It is hot right now in much of the country. It was well over 100 degrees across much of the South and West over the weekend. Several cities — including Phoenix, Las Vegas and Denver — set or tied temperature records. And that heat is forecast to move north and east over the next few days.
The climate crisis is making extreme heat and humidity more common, which is making air conditioning more of a necessity than it used to be in a lot of places. But, unlike with heating in the winter, very few cities and states have any kind of requirement that landlords provide a cool enough apartment or that utilities not turn peoples’ electricity off in the summer.
Every summer when it gets hot, the number of people calling the Texas Tenants’ Union goes way up.
“There will be people all summer long that go for days, weeks, sometimes months without air conditioning, because their landlord refuses to maintain it,” said Sandy Rollins, executive director of the Dallas-based tenants’ rights organization.
Dallas is actually one of the few cities in the country that requires landlords to provide and maintain air conditioners or central air for tenants.
But there’s not always great enforcement. And even when there is, low-income tenants might have an air conditioner, “but they can’t afford the bill,” Rollins said — so they don’t turn it on.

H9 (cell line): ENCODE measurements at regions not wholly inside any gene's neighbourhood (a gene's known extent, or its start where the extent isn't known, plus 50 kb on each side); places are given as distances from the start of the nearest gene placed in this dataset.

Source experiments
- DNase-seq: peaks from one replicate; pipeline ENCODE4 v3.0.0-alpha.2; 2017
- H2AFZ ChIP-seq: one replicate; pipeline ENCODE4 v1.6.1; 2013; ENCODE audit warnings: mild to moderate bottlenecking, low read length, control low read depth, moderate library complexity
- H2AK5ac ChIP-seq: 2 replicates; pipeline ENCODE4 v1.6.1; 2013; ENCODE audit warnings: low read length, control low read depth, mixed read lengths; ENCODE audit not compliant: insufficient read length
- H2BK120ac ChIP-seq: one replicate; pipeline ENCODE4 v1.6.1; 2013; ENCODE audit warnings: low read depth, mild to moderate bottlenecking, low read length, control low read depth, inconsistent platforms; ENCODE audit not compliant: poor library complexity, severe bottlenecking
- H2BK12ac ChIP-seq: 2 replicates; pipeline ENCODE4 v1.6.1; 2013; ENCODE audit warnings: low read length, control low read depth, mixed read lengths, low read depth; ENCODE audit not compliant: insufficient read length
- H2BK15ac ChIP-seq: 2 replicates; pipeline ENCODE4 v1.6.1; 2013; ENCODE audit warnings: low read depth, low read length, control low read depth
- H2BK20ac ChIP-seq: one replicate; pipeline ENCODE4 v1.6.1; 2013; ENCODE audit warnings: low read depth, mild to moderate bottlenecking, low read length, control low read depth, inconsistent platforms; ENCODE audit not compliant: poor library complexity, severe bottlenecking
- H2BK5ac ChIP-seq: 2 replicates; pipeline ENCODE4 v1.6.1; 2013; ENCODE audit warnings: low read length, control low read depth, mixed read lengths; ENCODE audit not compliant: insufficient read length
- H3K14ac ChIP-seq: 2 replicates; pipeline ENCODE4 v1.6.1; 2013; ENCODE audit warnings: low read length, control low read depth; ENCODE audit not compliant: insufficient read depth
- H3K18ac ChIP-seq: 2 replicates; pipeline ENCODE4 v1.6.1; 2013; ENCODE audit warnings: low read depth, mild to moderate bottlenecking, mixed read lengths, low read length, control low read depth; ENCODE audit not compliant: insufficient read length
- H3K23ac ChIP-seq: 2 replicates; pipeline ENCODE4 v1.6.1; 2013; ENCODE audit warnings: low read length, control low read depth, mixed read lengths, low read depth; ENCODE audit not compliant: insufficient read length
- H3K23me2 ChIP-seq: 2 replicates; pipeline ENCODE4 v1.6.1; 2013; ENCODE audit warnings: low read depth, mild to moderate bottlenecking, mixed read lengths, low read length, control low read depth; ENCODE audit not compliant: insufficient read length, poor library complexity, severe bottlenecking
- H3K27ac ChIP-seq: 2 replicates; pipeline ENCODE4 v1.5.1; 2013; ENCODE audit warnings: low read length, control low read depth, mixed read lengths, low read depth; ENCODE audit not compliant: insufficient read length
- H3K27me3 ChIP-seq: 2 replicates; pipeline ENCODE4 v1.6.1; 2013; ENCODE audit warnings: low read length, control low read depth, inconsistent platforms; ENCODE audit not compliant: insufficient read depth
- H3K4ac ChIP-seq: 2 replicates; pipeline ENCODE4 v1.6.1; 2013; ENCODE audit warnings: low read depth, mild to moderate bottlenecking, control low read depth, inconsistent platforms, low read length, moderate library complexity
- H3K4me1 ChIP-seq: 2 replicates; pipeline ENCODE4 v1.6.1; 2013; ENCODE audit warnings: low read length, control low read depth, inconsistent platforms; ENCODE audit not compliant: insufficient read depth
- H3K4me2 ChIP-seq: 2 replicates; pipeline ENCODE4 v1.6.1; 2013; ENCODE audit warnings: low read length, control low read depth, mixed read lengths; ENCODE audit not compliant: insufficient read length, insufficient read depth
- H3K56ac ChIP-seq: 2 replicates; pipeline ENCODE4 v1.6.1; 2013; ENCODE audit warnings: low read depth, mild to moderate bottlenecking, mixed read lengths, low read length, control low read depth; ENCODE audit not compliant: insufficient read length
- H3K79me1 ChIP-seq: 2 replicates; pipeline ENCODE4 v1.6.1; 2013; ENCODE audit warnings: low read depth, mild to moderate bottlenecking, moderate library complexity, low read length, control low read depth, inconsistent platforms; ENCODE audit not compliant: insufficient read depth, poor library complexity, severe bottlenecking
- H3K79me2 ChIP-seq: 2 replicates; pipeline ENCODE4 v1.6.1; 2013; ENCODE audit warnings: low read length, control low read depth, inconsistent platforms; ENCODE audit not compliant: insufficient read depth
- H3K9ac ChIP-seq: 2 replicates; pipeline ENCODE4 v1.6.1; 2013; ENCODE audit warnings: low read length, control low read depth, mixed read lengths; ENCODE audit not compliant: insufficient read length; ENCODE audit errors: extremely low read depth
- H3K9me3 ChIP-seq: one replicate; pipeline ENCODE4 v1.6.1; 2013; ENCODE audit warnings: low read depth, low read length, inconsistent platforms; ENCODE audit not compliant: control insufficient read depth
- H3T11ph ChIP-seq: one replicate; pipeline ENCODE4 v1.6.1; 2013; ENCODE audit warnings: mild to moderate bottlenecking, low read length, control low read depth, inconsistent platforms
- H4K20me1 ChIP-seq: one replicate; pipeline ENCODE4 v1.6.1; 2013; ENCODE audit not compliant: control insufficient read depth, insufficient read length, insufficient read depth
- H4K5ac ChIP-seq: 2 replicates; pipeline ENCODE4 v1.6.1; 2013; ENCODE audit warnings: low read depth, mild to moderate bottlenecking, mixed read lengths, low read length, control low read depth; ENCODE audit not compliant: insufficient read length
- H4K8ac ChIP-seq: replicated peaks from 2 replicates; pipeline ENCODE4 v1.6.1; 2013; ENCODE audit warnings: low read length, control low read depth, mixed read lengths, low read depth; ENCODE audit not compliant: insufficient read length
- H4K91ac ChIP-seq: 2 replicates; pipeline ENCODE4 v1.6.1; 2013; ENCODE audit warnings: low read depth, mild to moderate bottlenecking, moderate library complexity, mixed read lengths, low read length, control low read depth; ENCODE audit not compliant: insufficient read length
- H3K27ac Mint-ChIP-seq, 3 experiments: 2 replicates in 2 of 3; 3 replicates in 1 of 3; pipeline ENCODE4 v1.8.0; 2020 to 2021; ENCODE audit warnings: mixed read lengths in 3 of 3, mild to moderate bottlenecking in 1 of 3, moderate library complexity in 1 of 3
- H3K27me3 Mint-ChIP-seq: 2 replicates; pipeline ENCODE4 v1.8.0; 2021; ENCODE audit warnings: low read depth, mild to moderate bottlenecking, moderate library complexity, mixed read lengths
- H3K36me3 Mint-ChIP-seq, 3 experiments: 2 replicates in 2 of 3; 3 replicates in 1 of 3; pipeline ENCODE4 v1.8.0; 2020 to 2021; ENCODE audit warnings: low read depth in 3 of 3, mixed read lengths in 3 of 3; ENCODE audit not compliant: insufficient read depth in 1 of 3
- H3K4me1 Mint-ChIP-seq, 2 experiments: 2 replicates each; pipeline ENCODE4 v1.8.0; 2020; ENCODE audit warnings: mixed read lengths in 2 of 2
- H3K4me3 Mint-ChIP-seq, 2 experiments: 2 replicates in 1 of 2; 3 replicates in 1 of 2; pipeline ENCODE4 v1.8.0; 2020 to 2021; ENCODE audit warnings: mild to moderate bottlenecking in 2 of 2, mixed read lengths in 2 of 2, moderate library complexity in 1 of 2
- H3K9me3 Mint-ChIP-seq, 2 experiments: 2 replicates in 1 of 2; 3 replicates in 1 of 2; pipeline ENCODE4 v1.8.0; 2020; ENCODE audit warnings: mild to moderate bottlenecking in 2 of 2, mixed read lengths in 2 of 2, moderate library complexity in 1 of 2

“I would love to see more states and cities enact a renter’s right to air conditioning and, in tandem with that, pay a lot closer attention to the issue of utility affordability,” said Sam Whillans with the Natural Resources Defense Council. “This is really an expectation that is already built into the law around warming in the winter. And it’s really just as critical an issue in the summer around cooling.”
More people die of heat-related causes than any other kind of extreme weather. Yet there are many more laws and programs to help low-income people stay warm in the winter than cool in the summer.
“These rules were passed 20, 30, 40 years ago, so part of this is that the system we have to protect families — the public health systems — have not caught up with the current rise in temperatures,” said Mark Wolfe at the National Energy Assistance Directors Association.
It’s time for cities and states to catch up, as climate change making extreme heat more common in more places, he said. “It’s going from being a regional concern to being a national concern.”
In most of the country, he added, air conditioning is a necessity now — not a luxury.